Captain Paul Fields, a Tulsa, Oklahoma police captain who is described as an officer with a “stellar career” was stripped of his command, transferred to another division and suspended without pay for two weeks in 2011 because he refused to attend a “Law Enforcement Appreciation Day.”

The event hosted by the Islamic Society of Tulsa included mosque tours, watching the Friday prayer service, meeting local Muslims, and receiving presentations on Islamic beliefs. The event was originally voluntary to attend, but because few people signed up the Deputy Chief of Police made the event mandatory saying that each patrol division should send six officers and three supervisors to the event. At the time, Captain Fields was the shift commander for 26 officers and 5 supervisors.

Captain Fields, a Christian, refused orders to attend the event because he felt it violated his Christian beliefs. He also informed his superiors that he would not require officers under his command to attend “if they share similar religious convictions.” He wrote in a memo that he believed the order was illegal and said the police department had never before ordered officers to attend an Appreciation Day at a religious venue.

According to a motion filed in federal court on behalf of Captain Fields, “unlike many of these other ‘appreciation’ events, the Islamic Event was advertised as involving religious content and religious activities, including proselytizing…Plaintiff [Fields] who understands Islam and its ‘dawa’ mission (‘the call’ or ‘invitation’ ‘to Islam’), knew that this event would involve proselytizing that was contrary to his Christian faith.”

As for the Tulsa Police Department and city attorney, they claimed the Appreciation Day was a “community policing event.” Captain Fields is suing for damages related to “his suspension, loss of command, transfer to the graveyard shift and loss of a promotion for at least a year.”  The American Freedom Law Center filed a motion for summary judgment for Captain Fields on August 14, 2012, and the case is expected to go to trial in December.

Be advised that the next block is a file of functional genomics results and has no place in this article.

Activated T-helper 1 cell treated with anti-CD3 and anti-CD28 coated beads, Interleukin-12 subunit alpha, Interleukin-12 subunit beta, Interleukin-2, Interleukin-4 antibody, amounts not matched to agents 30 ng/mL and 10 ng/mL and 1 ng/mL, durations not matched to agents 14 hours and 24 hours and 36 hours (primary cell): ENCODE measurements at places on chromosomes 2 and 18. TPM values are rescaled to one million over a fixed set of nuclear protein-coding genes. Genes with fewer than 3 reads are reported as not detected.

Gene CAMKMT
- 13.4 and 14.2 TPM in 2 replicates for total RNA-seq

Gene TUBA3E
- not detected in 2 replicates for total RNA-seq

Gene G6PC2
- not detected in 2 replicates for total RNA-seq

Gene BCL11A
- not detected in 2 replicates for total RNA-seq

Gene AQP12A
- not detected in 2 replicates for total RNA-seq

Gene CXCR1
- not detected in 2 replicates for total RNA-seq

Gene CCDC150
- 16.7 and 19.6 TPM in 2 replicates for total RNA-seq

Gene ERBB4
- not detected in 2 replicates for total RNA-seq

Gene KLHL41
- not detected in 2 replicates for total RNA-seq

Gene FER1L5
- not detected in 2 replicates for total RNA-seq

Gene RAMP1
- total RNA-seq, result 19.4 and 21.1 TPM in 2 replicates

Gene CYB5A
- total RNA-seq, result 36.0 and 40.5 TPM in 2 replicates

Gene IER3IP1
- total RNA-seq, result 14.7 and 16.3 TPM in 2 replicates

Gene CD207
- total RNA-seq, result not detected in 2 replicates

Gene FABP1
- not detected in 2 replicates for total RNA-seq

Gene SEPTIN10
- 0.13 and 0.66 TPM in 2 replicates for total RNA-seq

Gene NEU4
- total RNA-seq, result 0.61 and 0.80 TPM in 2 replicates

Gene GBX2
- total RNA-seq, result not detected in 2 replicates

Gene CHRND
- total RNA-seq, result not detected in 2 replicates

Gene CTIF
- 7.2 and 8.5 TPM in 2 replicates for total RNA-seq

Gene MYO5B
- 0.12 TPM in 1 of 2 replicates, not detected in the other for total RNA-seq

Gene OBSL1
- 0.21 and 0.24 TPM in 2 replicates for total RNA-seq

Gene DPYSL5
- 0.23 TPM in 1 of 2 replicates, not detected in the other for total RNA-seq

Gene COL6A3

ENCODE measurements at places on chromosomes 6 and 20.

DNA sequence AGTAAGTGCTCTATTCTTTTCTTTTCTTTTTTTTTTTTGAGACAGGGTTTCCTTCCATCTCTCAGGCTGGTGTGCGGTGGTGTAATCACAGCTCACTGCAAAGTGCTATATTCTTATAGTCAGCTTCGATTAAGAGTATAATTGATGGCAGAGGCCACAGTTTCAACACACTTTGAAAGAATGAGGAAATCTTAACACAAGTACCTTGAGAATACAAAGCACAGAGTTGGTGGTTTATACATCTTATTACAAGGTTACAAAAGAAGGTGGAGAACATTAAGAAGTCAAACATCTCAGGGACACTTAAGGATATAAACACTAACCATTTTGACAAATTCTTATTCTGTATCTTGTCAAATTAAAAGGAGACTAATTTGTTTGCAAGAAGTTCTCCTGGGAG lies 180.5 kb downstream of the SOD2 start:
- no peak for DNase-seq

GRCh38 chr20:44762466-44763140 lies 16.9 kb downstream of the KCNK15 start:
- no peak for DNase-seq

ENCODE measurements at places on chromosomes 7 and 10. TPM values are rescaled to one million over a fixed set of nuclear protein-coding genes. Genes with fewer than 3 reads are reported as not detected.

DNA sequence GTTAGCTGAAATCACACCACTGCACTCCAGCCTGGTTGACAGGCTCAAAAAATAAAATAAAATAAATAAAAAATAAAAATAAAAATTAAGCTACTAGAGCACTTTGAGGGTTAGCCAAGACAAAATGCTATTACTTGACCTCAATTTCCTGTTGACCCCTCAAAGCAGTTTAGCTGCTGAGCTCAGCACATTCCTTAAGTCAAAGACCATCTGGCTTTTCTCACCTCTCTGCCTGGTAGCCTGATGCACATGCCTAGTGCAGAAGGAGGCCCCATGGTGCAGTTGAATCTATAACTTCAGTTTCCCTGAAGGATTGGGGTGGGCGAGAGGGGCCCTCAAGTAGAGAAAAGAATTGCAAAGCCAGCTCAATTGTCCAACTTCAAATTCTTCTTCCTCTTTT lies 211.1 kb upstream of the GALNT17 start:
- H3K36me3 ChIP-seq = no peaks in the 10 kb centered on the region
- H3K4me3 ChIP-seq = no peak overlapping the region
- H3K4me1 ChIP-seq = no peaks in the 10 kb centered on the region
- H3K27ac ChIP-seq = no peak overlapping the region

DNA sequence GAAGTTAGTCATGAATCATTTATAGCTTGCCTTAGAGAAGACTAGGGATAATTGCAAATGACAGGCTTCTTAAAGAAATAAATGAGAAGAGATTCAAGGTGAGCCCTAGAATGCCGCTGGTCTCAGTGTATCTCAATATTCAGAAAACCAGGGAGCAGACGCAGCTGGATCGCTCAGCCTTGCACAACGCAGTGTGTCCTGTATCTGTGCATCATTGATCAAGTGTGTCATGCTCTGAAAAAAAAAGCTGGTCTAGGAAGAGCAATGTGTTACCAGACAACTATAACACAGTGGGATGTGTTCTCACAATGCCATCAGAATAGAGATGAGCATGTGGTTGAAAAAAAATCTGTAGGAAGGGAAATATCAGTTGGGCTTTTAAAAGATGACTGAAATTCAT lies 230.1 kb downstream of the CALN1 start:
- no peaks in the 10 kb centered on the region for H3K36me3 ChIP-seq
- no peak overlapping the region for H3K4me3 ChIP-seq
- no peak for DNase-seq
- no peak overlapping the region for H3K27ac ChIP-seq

• In western society, a “Day of Appreciation” would be considered a time to be appreciated and entertained, not a day of proselytizing. Pray that Muslims will understand the separation between Church and state that Americans hold dear.
  • Pray for Captain Paul Fields that through this event he will be a Godly witness to other members of the Tulsa Police Department and to members of the Islamic Society of Tulsa. He has stated that he does not have a problem with Muslims. He believes the mandatory requirement to attend the event by his employers violates his first amendment rights.
  • Ask God to vindicate Captain Fields by seeing him returned to his position on the police force and to receive restoration of all he has lost.
  • Pray that police officers across the United States will not be forced to compromise their spiritual beliefs in regard to their employment and have the freedom to live their faith without being reprimanded.

2 thoughts on “Ramadan Day 27 – Arts & Entertainment: “Appreciation or Proselytizing?”

  1. Best Current News has been so revealing. I have read information in these articles that I have never seen in the newspapers or heard on the news. Thank you so much for these very informative articles.

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